Algae Bloom

European Frogbit (invasive species)

Algae Bloom

Eurasian Milfoil (invasive species)
 
 

Report your observations to Water Rangers 
If you notice any green algal blooms or excessive aquatic plant growth 
please go to Water Rangers, click here. https://waterrangers.ca/en/

 


People, Aquatic Plants and Healthy Lakes:
Finding the Balance in Eastern Ontario’s Lake Country Project

What is this project?

The People, Aquatic Plants and Healthy Lakes: Finding the Balance in Eastern Ontario’s Lake Country was a two year project that was created to develop a better understanding about the local causes of algae and aquatic plant growth in Eastern Ontario Lakes and Rivers. Working with academic institutions, community groups and environmental organizations, we used the knowledge gained from the research to develop educational materials and workshops that educated and promoted ways to help reduce the amount of algal blooms and excessive aquatic plants growth. 

What did this project complete?

This project:

  • Sampled and analyzed 20 sediment cores to investigate total phosphorous, zebra mussels and climate change and how they are influencing algae and aquatic plant growth
  • Provided educational workshops
  • Created an algae and aquatic plant manual
  • Promoted stewardship projects to help improve lake and river health
  • Developed an algae and aquatic plant tracking website and app. For long term use it has been transferred from Citizen Water Watch over to Water Rangers. https://waterrangers.ca/en/

Who was involved in the project?

This project was formed by a collaborative group consisting of: Friends of the Tay Watershed, Carleton University, Mississippi Valley Conservation Authority and Rideau Valley Conservation Authority. 
The collaborative group was successful in achieving a two year grant of $149, 500 from the Ontario Trillium Foundation.

Why did it get started?

There has been a noticeable increase in the amount of algal blooms and excessive aquatic plant growth on many waterbodies in Eastern Ontario. In 2010 and 2011 a study was conducted to determine what type of algae was blooming on the local lakes. A majority of the samples were found to be filamentous green algae. A conclusion from this study was that future research was needed to help identify possible influences of the increased growth of algal blooms.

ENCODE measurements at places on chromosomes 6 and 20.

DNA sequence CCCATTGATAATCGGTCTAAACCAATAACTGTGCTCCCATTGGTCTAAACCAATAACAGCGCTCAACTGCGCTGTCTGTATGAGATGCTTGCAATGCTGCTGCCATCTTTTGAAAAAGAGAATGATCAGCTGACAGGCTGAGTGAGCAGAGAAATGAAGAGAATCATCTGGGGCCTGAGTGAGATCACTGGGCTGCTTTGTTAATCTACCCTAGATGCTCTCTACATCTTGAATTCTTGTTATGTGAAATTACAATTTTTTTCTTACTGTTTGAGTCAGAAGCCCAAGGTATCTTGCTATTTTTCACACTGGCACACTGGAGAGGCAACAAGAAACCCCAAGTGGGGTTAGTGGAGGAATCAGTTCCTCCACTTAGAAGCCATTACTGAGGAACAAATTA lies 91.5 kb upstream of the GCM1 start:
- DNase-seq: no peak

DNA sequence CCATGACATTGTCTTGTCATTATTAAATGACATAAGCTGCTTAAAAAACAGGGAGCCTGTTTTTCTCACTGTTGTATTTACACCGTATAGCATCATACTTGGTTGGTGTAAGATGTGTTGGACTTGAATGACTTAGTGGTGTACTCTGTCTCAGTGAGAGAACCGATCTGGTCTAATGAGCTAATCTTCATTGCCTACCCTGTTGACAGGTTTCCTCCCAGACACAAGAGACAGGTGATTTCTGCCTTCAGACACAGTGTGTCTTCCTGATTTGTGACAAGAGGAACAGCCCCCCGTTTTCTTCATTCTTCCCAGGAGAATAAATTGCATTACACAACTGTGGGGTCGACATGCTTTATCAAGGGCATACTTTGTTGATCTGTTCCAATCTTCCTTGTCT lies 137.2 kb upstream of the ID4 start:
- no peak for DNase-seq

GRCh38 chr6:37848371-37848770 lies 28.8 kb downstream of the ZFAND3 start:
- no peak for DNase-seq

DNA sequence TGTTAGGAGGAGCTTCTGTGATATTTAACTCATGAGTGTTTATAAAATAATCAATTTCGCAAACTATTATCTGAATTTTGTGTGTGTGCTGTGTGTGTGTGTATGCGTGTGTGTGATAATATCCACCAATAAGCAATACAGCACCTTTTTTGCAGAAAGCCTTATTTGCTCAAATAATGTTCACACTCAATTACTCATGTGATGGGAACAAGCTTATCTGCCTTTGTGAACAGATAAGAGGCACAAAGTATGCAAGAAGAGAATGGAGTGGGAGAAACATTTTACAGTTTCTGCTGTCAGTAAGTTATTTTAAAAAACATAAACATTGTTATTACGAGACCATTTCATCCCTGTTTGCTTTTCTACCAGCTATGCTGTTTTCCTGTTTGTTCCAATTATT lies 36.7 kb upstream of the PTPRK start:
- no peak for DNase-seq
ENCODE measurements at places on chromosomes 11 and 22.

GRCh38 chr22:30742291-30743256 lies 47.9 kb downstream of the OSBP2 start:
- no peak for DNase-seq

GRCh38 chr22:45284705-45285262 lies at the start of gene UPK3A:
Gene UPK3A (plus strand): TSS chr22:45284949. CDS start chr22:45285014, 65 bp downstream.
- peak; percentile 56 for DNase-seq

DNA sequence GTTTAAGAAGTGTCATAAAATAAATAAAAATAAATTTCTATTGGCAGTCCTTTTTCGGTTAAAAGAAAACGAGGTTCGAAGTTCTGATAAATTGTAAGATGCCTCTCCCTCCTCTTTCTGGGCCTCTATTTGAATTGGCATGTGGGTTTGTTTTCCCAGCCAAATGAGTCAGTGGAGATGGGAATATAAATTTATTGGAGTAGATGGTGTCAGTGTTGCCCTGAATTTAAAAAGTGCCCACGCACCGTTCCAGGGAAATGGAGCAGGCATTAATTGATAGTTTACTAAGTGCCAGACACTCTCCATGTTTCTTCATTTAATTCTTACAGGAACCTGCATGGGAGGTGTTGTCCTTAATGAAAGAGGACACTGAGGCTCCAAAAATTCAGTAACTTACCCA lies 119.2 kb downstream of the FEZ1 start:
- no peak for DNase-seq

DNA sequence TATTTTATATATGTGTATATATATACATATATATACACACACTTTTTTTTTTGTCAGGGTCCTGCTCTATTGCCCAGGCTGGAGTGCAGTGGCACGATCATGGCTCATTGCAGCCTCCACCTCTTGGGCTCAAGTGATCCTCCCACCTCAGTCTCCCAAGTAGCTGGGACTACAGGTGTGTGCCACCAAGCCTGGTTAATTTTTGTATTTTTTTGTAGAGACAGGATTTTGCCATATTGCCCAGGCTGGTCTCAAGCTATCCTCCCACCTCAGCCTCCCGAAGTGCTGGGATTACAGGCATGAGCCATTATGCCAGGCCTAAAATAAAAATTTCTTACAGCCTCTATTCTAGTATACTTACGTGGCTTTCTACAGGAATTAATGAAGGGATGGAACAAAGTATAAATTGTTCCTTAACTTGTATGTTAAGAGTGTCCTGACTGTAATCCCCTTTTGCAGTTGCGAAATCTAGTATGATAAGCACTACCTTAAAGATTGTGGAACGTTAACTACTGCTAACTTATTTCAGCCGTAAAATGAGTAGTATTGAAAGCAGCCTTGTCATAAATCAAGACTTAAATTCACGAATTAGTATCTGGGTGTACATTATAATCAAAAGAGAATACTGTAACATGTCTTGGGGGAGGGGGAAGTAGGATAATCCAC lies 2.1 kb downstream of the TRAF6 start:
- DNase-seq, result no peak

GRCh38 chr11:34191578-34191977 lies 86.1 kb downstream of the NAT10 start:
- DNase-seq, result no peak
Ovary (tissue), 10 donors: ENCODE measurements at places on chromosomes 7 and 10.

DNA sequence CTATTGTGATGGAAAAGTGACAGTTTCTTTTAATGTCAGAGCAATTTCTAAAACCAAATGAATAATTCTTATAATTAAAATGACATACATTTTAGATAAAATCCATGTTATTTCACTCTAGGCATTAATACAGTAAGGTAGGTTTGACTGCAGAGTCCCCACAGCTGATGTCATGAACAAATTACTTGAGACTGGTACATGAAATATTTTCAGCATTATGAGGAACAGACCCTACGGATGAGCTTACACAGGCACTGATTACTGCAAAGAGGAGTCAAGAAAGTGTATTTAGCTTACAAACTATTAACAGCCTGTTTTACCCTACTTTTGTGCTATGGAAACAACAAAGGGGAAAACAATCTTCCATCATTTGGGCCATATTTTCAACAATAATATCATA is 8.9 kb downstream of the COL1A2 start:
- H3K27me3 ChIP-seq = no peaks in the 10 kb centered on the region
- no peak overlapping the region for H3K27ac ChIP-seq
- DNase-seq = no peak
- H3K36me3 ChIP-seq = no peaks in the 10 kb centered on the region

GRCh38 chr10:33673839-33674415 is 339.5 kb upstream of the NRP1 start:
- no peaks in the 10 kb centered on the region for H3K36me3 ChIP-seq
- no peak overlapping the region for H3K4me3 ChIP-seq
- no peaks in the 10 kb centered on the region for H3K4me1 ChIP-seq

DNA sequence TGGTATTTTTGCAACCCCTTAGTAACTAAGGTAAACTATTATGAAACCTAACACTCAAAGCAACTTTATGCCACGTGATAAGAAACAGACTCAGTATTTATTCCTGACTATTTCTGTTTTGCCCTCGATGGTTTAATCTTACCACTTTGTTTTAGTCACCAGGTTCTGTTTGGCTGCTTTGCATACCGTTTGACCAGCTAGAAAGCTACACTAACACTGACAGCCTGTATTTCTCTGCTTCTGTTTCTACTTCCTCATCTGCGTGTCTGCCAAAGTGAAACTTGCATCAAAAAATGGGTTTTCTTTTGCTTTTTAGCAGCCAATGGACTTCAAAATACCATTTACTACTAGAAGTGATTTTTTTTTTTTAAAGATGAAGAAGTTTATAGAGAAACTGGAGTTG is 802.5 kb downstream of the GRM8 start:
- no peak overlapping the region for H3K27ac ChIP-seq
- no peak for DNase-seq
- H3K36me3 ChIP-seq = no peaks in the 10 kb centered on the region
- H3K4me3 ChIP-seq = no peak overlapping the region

In 2013, a survey was created to get a better understanding of what waterbody users are noticing on their lake or river and if they would like to see research done. The majority of respondents noted an increase in algae and aquatic plants as well wanting research conducted.

After reviewing the survey results, the collaborative group applied for a grant from the Ontario Trillium Foundation and was successful

2013 Survey

In the summer of 2013, the Algae and Aquatic Plant Survey for Eastern Ontario Lakes and Rivers was created by the Rideau Valley Conservation Authority (RVCA) in an effort to address growing concerns from waterbody users about algae and aquatic plant growth. The survey asked waterbody users to fill out the survey so that the RVCA could have a better understanding of their concerns. The survey was closed at the end of the summer and the RVCA reviewed the results. There were 291 responses to the survey. A majority of respondents indicated that they have noticed an increase in algae and aquatic plant growth and would like to see research done. The RVCA joined a collaborative group to pursue funding on issues that were raised in the survey. On April 2, 2014 the collaborative was successful in receiving a grant from the Ontario Trillium Foundation.

To see a summary of the survey results click here

 

         
 

This project is made possible by the Ontario Trillium Foundation

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